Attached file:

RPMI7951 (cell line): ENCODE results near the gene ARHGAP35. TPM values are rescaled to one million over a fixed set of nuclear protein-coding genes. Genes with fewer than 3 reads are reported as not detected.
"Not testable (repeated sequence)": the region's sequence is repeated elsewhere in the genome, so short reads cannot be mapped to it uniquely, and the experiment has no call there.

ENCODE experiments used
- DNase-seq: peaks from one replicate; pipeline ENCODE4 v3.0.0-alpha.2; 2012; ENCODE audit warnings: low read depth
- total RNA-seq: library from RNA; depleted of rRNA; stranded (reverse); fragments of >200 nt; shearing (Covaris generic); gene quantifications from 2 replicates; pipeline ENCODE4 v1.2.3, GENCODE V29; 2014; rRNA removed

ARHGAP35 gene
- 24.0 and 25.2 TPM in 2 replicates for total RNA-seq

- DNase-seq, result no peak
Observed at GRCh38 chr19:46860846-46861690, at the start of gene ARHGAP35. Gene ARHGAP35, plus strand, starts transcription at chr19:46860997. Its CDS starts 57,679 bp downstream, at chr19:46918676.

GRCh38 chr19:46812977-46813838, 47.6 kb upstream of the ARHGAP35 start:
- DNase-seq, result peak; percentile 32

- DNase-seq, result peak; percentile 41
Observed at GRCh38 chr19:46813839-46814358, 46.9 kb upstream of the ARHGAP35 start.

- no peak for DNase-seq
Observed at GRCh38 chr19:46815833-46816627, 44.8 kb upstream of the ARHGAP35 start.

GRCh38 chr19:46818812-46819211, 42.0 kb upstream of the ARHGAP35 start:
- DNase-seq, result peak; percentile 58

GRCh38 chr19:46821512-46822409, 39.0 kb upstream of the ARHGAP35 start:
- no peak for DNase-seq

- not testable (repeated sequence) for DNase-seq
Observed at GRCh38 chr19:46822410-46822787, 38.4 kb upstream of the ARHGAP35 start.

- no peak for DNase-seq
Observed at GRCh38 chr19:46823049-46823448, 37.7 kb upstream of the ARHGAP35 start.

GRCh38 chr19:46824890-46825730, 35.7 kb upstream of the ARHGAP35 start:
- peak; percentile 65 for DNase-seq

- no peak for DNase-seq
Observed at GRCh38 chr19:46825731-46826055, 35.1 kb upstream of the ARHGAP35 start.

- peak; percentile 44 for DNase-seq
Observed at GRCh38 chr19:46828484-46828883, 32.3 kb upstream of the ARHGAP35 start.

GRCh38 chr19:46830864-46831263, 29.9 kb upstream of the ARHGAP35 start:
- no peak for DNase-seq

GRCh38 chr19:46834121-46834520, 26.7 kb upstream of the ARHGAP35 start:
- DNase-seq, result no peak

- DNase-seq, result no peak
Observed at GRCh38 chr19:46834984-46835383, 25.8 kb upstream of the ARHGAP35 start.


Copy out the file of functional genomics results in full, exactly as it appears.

RPMI7951 (cell line): ENCODE results near the gene ARHGAP35. TPM values are rescaled to one million over a fixed set of nuclear protein-coding genes. Genes with fewer than 3 reads are reported as not detected.
"Not testable (repeated sequence)": the region's sequence is repeated elsewhere in the genome, so short reads cannot be mapped to it uniquely, and the experiment has no call there.

ENCODE experiments used
- DNase-seq: peaks from one replicate; pipeline ENCODE4 v3.0.0-alpha.2; 2012; ENCODE audit warnings: low read depth
- total RNA-seq: library from RNA; depleted of rRNA; stranded (reverse); fragments of >200 nt; shearing (Covaris generic); gene quantifications from 2 replicates; pipeline ENCODE4 v1.2.3, GENCODE V29; 2014; rRNA removed

ARHGAP35 gene
- 24.0 and 25.2 TPM in 2 replicates for total RNA-seq

- DNase-seq, result no peak
Observed at GRCh38 chr19:46860846-46861690, at the start of gene ARHGAP35. Gene ARHGAP35, plus strand, starts transcription at chr19:46860997. Its CDS starts 57,679 bp downstream, at chr19:46918676.

GRCh38 chr19:46812977-46813838, 47.6 kb upstream of the ARHGAP35 start:
- DNase-seq, result peak; percentile 32

- DNase-seq, result peak; percentile 41
Observed at GRCh38 chr19:46813839-46814358, 46.9 kb upstream of the ARHGAP35 start.

- no peak for DNase-seq
Observed at GRCh38 chr19:46815833-46816627, 44.8 kb upstream of the ARHGAP35 start.

GRCh38 chr19:46818812-46819211, 42.0 kb upstream of the ARHGAP35 start:
- DNase-seq, result peak; percentile 58

GRCh38 chr19:46821512-46822409, 39.0 kb upstream of the ARHGAP35 start:
- no peak for DNase-seq

- not testable (repeated sequence) for DNase-seq
Observed at GRCh38 chr19:46822410-46822787, 38.4 kb upstream of the ARHGAP35 start.

- no peak for DNase-seq
Observed at GRCh38 chr19:46823049-46823448, 37.7 kb upstream of the ARHGAP35 start.

GRCh38 chr19:46824890-46825730, 35.7 kb upstream of the ARHGAP35 start:
- peak; percentile 65 for DNase-seq

- no peak for DNase-seq
Observed at GRCh38 chr19:46825731-46826055, 35.1 kb upstream of the ARHGAP35 start.

- peak; percentile 44 for DNase-seq
Observed at GRCh38 chr19:46828484-46828883, 32.3 kb upstream of the ARHGAP35 start.

GRCh38 chr19:46830864-46831263, 29.9 kb upstream of the ARHGAP35 start:
- no peak for DNase-seq

GRCh38 chr19:46834121-46834520, 26.7 kb upstream of the ARHGAP35 start:
- DNase-seq, result no peak

- DNase-seq, result no peak
Observed at GRCh38 chr19:46834984-46835383, 25.8 kb upstream of the ARHGAP35 start.